By Jim Finkle and Karen Freifeld
BOSTON (Reuters) - Two U.S. states are investigating the theft of 83 million customer records from JPMorgan Chase & Co (JPM.N) in a massive cyber attack uncovered over the summer, and more may soon join, Reuters learned on Friday.
Illinois Attorney General Lisa Madigan said she has launched a probe into the hack on the No. 1 U.S. bank by assets.
Connecticut is also investigating, said a person familiar with the matter who was not authorized to publicly discuss the probe.
"A breach of this size and significance demands a comprehensive response from the highest level of our government," Madigan said in a statement. "Thorough investigations of major breaches must be done, and the results must be shared with the public whose information and financial security is at risk, or consumer confidence will be further diminished."
Special Assistant Attorney General William Brauch, director of the Iowa Department of Justice’s Consumer Protection Division, told Reuters that other states attorneys general are discussing the matter and could launch a joint investigation.
"I would imagine a group will form, but that has not happened yet,” he told Reuters.
News of the actions by the states emerged a day after the bank said in a regulatory filing that customer names, addresses, phone numbers and email addresses were taken in the attack that the bank said surfaced in August. It added that it was continuing to investigate the matter and that customers would not be liable for any unauthorized transactions that were promptly reported to the bank.
When asked to comment on the investigations, JPMorgan spokeswoman Patricia Wexler said the company was careful not to speak more about the breach until it had “complete information.”
She said that, given the fact that no account information was taken, the bank was not legally required to disclose as much as it has.
However, cybercrime experts warned that the hack could fuel years of fraud, as criminals use the stolen data to "phish" for customer passwords and ferret out other consumer accounts.
The bank said it has not seen any rise in fraud in the wake of the discoveries, but security researchers said the information that hackers stole, such as addresses, tends to change relatively slowly, which gives criminals a long time to use it.
Their first step will likely be to use the information to send emails to customers purporting to be from JPMorgan Chase. Links embedded in those emails could be used to con customers out of their passwords, a practice known as "phishing."
"Hackers might send out emails saying 'Your JPMorgan Chase account has been breached, please log into our portal and enter your information,'" said Alex Holden, chief executive of Hold Security, a cyber security firm that monitors trade in stolen credentials.
The bank's letter to account holders on its website on Friday made no mention of "phishing," but it linked to a "frequently asked questions" document whose last answer warned about "phishing." Wexler said the bank is making the warning more prominent on its website.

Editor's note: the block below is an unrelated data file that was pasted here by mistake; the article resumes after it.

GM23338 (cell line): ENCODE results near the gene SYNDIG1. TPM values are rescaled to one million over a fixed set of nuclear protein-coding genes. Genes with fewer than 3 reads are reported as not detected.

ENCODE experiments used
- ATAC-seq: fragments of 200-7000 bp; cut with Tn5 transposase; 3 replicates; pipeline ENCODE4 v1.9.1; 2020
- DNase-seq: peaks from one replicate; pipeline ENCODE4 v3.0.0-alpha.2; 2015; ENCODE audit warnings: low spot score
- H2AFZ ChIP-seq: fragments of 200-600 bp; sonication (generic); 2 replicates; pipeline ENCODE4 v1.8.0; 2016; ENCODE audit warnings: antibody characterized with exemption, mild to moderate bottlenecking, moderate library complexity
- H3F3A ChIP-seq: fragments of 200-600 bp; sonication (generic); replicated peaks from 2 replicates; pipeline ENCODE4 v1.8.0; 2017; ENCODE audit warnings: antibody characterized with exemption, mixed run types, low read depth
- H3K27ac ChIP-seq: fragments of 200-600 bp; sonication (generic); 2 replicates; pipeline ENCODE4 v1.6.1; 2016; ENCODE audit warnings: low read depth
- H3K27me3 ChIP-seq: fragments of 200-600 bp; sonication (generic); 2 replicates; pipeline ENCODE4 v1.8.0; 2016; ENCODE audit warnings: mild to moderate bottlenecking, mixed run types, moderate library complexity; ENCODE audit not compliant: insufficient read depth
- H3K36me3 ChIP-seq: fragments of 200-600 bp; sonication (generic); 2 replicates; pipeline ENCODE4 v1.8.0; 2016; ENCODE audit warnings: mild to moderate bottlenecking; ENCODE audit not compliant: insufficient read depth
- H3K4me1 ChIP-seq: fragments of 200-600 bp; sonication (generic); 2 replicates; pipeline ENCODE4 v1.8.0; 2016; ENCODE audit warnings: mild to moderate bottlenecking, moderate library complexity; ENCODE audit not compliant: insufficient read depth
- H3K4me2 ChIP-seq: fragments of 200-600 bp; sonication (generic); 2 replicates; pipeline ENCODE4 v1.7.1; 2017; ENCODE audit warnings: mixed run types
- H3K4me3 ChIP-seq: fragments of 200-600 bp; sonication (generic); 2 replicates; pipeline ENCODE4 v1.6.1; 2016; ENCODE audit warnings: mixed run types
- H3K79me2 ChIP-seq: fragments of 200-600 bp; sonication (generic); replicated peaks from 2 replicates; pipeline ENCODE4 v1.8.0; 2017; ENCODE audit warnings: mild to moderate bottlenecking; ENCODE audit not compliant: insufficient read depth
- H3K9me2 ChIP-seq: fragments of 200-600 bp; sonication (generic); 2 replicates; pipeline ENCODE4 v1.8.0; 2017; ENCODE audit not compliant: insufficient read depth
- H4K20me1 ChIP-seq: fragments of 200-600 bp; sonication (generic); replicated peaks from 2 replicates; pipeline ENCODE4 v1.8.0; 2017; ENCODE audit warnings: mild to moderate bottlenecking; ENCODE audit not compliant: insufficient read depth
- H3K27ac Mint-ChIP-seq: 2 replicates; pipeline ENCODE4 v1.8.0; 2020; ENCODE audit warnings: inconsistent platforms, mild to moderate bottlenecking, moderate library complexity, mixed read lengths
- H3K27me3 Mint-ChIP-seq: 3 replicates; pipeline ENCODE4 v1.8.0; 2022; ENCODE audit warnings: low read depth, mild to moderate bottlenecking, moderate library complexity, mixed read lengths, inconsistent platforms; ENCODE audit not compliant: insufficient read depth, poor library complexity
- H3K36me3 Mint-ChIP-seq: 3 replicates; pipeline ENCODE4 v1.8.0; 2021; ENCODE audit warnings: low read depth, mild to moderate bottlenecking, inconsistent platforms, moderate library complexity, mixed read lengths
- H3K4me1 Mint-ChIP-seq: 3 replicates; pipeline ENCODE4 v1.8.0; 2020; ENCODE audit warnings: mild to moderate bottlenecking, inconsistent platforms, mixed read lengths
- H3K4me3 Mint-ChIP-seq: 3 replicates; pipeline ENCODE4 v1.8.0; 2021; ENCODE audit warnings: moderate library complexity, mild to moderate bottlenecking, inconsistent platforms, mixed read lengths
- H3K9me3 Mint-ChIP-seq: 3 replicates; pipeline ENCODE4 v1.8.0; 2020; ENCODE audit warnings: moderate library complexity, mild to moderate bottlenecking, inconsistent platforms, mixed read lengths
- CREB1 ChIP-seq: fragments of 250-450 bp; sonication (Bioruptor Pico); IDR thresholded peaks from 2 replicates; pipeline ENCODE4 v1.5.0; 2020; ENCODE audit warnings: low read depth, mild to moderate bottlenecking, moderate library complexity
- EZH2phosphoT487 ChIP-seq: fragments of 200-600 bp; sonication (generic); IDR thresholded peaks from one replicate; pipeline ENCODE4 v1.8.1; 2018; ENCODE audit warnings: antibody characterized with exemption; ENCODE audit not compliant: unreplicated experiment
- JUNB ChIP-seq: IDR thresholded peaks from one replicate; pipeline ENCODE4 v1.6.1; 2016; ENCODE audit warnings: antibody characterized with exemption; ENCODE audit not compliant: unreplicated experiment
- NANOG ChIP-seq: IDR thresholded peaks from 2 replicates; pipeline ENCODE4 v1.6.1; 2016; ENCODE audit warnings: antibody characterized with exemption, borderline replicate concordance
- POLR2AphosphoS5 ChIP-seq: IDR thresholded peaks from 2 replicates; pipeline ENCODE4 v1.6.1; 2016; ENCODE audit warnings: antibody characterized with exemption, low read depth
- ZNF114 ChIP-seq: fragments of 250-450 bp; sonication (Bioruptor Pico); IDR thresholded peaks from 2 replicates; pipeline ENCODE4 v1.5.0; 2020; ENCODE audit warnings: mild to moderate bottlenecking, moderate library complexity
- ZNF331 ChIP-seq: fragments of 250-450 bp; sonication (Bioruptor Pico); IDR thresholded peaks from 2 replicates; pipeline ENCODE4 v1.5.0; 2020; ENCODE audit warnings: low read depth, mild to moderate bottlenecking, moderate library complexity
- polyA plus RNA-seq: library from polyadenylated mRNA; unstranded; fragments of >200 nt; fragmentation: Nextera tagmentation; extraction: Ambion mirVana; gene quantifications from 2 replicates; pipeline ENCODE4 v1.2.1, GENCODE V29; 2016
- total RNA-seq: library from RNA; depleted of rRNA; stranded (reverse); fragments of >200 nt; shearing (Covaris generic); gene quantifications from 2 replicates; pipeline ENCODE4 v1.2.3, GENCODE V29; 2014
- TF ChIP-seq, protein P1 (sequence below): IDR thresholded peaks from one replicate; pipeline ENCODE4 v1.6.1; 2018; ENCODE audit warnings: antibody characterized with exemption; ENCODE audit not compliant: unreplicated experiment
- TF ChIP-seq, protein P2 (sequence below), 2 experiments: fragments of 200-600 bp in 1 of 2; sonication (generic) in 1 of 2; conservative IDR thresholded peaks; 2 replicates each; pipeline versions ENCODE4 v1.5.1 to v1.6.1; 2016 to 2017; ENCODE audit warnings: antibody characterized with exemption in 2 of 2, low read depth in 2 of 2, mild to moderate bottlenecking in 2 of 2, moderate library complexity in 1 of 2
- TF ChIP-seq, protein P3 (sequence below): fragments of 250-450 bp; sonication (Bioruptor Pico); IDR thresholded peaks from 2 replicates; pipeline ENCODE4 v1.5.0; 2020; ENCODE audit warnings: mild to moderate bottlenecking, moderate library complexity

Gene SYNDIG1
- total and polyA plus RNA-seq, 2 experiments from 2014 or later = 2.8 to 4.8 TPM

"The risk is phishing" Wexler said, adding that people should be on the lookout. She said that there was no evidence that account numbers, passwords, user IDs, birthdays, or Social Security numbers were taken.
The stolen data is likely to end up being sold on underground cybercrime exchanges to fraudsters who will use it for "phishing" and other schemes. Holden said it is likely to be broken up into groups based on categories such as zip codes, with wealthy demographics going for higher rates. He estimates that lots of varying sizes would sell for between $1,000 and $15,000, with each of them being resold multiple times.
Such information can be used to craft "phishing" emails to seek other types of online accounts, beyond the initial firm that was breached, particularly when combined with personal details from social networking sites such as Facebook (FB.O), Google (GOOGL.O), LinkedIn (LNKD.N) and Twitter (TWTR.N), security researchers warned. Details from social media profiles can provide criminals with rich information that they can use to craft convincing "phishing" emails, including information about family, friends, education and work.
"Social media helps the criminals pursue their trade," said Mark Rowley, assistant commissioner for specialist operations for London's Metropolitan Police.
JPMorgan's Wexler said that the bank is not offering credit monitoring to customers because no financial information, account data or personally identifiable information was compromised.
JPMorgan disclosed at the end of August that it had hired outside forensics experts to help it investigate a possible cyberattack.
The bank said in April that it expects to spend more than $250 million on cybersecurity this year, with about 1,000 people focused on the area. The bank's efforts will grow exponentially in the coming years, it added.
(Additional reporting by Eric Auchard and Steve Slater in London and David Henry in New York)